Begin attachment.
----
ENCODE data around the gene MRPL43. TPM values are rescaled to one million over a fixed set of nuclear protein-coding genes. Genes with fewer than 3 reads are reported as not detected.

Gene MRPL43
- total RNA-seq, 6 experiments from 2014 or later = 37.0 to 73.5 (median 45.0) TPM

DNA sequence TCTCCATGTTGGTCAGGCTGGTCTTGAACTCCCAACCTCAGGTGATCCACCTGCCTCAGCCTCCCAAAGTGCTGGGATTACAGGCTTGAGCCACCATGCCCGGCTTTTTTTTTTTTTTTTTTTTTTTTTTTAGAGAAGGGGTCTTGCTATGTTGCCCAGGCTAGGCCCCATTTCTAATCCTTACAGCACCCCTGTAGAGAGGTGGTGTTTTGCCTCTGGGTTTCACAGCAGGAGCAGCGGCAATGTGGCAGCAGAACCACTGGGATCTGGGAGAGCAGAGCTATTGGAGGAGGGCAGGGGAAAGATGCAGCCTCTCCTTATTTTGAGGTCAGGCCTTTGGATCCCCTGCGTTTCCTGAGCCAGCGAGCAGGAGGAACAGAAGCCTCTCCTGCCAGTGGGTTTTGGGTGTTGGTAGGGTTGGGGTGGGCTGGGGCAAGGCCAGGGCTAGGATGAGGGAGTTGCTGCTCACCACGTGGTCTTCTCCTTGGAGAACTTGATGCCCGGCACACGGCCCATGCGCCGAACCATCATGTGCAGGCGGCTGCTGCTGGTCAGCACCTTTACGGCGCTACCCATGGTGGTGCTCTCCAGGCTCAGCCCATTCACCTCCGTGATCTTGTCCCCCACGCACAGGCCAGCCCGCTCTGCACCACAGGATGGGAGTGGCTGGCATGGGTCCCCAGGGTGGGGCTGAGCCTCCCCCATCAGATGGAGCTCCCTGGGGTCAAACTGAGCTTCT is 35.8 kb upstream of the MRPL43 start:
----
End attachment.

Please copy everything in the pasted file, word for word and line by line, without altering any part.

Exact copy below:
ENCODE data around the gene MRPL43. TPM values are rescaled to one million over a fixed set of nuclear protein-coding genes. Genes with fewer than 3 reads are reported as not detected.

Gene MRPL43
- total RNA-seq, 6 experiments from 2014 or later = 37.0 to 73.5 (median 45.0) TPM

DNA sequence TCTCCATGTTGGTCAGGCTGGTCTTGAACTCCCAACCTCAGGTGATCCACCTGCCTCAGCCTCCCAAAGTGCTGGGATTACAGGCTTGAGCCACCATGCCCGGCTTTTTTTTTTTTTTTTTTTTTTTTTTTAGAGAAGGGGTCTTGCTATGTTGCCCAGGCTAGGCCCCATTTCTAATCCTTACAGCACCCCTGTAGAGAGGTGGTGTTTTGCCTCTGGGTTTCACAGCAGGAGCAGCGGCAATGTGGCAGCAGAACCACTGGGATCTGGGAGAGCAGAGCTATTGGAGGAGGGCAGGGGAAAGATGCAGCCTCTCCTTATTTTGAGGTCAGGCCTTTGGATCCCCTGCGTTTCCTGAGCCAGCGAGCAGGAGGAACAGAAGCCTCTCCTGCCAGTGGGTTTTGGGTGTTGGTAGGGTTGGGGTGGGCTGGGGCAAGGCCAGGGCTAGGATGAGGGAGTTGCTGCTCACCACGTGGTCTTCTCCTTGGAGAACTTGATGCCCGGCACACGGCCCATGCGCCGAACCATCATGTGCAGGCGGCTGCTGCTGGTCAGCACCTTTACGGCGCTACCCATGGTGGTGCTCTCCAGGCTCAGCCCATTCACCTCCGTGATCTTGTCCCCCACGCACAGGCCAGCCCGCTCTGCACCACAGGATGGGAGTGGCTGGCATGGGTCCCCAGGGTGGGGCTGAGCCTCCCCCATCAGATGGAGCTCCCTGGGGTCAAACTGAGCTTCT is 35.8 kb upstream of the MRPL43 start: